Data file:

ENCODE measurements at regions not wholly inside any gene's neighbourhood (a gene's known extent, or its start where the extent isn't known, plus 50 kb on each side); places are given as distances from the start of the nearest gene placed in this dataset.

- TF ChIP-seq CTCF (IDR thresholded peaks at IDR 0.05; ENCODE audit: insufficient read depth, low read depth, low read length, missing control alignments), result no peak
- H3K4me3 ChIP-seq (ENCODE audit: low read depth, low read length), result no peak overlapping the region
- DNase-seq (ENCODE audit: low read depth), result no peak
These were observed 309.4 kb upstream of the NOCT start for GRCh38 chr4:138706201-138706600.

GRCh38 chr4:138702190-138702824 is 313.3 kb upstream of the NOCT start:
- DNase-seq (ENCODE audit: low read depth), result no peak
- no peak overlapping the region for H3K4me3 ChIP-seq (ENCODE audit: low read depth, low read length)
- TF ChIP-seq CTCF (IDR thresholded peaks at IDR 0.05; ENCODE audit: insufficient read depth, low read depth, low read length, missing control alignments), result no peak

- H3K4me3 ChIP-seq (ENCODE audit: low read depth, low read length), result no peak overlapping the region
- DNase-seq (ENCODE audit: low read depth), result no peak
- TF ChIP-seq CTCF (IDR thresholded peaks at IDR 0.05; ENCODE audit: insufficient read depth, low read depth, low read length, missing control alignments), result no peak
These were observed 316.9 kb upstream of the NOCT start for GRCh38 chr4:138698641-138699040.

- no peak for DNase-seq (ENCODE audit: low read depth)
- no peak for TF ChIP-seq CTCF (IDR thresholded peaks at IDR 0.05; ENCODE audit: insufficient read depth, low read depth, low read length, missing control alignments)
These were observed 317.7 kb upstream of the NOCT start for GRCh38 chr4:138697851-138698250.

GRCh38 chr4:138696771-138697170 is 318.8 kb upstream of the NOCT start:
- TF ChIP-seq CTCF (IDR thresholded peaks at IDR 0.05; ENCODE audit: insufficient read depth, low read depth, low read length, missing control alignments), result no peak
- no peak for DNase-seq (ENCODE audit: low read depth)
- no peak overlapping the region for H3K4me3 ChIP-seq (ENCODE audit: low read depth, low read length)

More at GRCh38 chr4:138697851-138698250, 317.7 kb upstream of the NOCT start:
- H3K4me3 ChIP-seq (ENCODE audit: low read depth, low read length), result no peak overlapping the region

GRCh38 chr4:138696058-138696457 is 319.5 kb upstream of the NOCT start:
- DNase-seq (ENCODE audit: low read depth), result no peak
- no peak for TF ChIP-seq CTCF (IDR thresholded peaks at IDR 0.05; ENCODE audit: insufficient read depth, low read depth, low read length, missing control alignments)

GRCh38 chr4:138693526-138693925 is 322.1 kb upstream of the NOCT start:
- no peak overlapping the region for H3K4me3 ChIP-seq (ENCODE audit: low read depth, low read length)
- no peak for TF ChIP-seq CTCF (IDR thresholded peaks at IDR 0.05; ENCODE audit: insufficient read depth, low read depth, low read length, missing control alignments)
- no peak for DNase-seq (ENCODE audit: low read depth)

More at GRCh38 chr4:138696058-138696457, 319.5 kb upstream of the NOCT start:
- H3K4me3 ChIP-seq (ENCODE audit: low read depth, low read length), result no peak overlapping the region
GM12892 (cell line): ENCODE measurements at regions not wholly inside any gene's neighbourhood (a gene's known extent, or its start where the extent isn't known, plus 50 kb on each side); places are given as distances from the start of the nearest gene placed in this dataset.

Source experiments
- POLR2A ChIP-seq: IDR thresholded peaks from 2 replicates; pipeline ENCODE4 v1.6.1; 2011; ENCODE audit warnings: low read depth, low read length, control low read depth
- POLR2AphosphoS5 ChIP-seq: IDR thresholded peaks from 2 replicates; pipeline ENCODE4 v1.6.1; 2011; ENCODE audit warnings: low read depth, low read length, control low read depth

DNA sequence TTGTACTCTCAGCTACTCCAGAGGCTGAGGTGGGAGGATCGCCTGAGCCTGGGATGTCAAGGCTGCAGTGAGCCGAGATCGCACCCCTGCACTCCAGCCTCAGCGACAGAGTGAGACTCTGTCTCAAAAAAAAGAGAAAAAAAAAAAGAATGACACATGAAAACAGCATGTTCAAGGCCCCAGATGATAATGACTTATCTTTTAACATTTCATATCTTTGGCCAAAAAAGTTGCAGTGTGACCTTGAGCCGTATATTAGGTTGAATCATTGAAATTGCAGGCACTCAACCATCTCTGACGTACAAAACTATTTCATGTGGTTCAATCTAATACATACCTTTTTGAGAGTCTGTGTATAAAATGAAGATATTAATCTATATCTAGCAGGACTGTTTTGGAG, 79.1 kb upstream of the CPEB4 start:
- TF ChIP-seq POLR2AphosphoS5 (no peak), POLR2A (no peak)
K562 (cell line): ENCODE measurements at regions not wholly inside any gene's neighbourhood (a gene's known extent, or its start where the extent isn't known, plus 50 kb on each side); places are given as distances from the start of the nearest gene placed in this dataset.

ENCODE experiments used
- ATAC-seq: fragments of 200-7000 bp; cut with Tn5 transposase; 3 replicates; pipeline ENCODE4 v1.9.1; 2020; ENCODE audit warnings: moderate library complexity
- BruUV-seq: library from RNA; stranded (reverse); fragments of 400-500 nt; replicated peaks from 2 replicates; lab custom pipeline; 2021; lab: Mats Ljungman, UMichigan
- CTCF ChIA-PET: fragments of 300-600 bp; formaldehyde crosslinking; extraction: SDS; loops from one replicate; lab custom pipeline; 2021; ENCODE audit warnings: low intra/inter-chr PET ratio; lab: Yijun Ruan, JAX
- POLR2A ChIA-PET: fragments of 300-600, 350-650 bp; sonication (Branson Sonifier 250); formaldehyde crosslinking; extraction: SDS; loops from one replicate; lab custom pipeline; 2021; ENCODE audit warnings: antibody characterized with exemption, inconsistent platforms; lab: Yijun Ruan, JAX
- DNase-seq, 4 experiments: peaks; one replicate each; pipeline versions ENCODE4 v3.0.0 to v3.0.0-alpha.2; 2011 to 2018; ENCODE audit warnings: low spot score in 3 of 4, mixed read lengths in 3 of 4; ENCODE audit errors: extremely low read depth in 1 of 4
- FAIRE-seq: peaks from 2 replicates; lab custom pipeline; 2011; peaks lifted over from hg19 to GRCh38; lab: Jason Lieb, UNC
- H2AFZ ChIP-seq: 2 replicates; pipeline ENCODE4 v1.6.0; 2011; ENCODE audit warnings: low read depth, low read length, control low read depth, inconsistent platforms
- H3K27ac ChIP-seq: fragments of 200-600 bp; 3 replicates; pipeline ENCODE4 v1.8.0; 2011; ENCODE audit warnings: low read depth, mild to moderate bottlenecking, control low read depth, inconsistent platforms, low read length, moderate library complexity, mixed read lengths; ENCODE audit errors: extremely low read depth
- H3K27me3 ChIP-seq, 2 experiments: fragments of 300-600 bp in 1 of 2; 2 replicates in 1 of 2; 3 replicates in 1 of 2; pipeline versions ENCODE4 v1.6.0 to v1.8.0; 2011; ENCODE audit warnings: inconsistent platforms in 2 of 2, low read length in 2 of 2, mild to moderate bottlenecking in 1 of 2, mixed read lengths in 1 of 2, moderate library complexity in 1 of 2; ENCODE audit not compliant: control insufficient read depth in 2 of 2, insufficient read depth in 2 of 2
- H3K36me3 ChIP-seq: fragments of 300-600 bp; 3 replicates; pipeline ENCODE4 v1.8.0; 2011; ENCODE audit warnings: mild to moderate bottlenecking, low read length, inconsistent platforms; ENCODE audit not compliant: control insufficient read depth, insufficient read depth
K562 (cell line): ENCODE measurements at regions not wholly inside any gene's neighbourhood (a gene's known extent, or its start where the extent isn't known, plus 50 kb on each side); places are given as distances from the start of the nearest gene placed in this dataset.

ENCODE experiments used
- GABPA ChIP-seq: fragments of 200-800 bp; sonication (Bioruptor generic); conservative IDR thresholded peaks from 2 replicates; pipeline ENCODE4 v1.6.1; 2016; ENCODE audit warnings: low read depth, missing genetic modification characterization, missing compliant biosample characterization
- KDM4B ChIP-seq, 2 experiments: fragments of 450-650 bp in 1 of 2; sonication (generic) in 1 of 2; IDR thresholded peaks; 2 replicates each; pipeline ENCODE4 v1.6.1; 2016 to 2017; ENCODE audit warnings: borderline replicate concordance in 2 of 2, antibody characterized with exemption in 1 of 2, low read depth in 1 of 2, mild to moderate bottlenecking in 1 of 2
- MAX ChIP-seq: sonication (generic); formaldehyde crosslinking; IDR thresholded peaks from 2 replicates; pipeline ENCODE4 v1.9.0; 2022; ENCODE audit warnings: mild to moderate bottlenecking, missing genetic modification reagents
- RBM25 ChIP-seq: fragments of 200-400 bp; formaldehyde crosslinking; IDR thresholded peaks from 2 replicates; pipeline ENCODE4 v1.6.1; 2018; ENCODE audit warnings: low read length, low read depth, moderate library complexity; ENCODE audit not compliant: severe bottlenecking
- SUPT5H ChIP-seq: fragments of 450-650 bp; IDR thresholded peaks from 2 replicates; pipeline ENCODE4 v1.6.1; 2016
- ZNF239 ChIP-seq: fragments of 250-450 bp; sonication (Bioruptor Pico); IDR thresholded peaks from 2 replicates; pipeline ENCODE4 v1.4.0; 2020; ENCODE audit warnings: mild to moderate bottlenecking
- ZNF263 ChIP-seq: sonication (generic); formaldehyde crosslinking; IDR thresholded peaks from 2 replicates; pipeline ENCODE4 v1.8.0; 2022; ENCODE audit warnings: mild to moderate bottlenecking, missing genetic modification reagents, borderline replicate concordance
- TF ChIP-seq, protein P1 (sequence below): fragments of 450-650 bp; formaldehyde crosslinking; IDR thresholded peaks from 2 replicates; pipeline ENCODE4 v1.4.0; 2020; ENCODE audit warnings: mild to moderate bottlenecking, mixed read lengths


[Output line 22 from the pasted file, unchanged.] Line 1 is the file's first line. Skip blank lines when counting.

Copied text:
- H3K4me3 ChIP-seq (ENCODE audit: low read depth, low read length), result no peak overlapping the region